Climate change catastrophe for migratory species

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Research by the Zoological Society of London (ZSL) for the United Nations Environment Programme’s Convention on the Conservation of Migratory Species of Wild Animals (UNEP/CMS) shows that even the subtle changes in environmental conditions that could be caused by climate change could have catastrophic consequences for animals that migrate.

Zoological Society of London

I have been privileged to have been able to serve as an honorary Ambassador for the CMS for the last five years. The CMS does vital work to protect endangered migratory species. Robert Vagg, co-author, and I are donating all our authors' royalties to the UNEP-CMS to help in this important task.

Migratory species such as turtles and whales are exceptionally vulnerable to climate change, according to preliminary findings from a forthcoming report.

CMS Executive Secretary Elizabeth Maruma Mrema said: “Migratory species are particularly threatened by climate change as they depend on different habitats to breed, feed and rest. The findings from the report will facilitate the Convention’s response to assist migratory species in adapting to climate change at a global level.”

Among those species that could be affected are loggerhead turtles, which frequently migrate through British waters. Risks to them include the loss of suitable beaches for nesting due to sea level rise, and a rise in temperature that could cause whole populations to be feminized, eradicating males from the species.

Green turtles, hawksbill turtles and leatherback turtles are also identified as species at high risk from climate change, along with the blue whale, West African manatee and giant catfish.

ZSL Project Manager, Aylin McNamara, who led the research for UNEP/CMS, says: “Increasing temperatures, changes in precipitation, sea level rise, ocean acidification, changes in ocean currents and extreme weather events will all affect migratory species populations.

“The need for international efforts is imperative to support species conservation across national borders and mitigate climate change.”

She added: “These vulnerability assessments show us the likely order in which these species will become extinct. This is because under the current business as usual emissions path it’s hard to see how any of these species will be able to survive. I’m afraid that’s how serious the situation is”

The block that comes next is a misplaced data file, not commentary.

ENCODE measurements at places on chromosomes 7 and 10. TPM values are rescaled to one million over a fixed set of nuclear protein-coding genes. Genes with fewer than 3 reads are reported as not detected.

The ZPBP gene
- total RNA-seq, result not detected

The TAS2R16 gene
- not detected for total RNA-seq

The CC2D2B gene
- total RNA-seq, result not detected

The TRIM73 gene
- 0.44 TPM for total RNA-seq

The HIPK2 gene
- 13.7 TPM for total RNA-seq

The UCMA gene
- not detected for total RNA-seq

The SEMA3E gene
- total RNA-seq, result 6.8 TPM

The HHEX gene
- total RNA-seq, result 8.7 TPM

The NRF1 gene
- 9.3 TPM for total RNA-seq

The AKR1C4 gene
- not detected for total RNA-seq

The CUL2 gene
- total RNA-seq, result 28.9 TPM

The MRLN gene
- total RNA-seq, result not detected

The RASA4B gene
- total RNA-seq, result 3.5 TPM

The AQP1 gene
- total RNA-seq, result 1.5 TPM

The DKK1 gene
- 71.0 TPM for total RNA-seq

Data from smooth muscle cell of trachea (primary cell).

These preliminary findings and the actions that need to be taken to avert disaster for migratory species will be discussed today (June 24th) in a series of talks launching a new book by journalist, environmentalist and CMS ambassador Stanley Johnson and co-author Robert Vagg.

Survival: Saving Endangered Migratory Species, published by Stacy International, is an account of the status of the world’s migratory species and the threats faced by them.

Mr Johnson said: "I have been privileged to have been able to serve as an honorary Ambassador for the CMS for the last five years. The CMS does vital work to protect endangered migratory species. Robert Vagg, co-author, and I are donating all our authors' royalties to the UNEP-CMS to help in this important task."

They will be joined by Elizabeth Maruma Mrema, and Paul Pearce-Kelly, the senior curator at the Zoological Society of London (ZSL) leading on climate change issues for the Society.

•Book launch and talks – 5.30pm June 24th 2010, Zoological Society of London meeting rooms, event is free to attend.

•Press contact: Victoria Picknell, ZSL Press Office, 020 7449 6361 or victoria.picknell@zsl.org

•Founded in 1826, the Zoological Society of London (ZSL) is an international scientific, conservation and educational charity: our key role is the conservation of animals and their habitats. The Society runs ZSL London Zoo and ZSL Whipsnade Zoo, carries out scientific research at the Institute of Zoology and is actively involved in field conservation overseas. For further information please visit http://www.zsl.org

•The Convention on the Conservation of Migratory Species of Wild Animals (CMS) is an intergovernmental treaty concluded under the United Nations Environment Programme and focusing on the conservation of a wide array of endangered migratory animals and their habitats worldwide through the negotiation and implementation of agreements and species action plans. With currently 113 member countries CMS is a fast-growing convention with special importance due to its expertise in the field of migratory species. CMS provides a framework for global adaptation and mitigation to save migratory species, and facilitates implementation in over 140 countries. Key components include identifying particularly threatened habitats and species, and initiating emergency response. http://www.cms.int.

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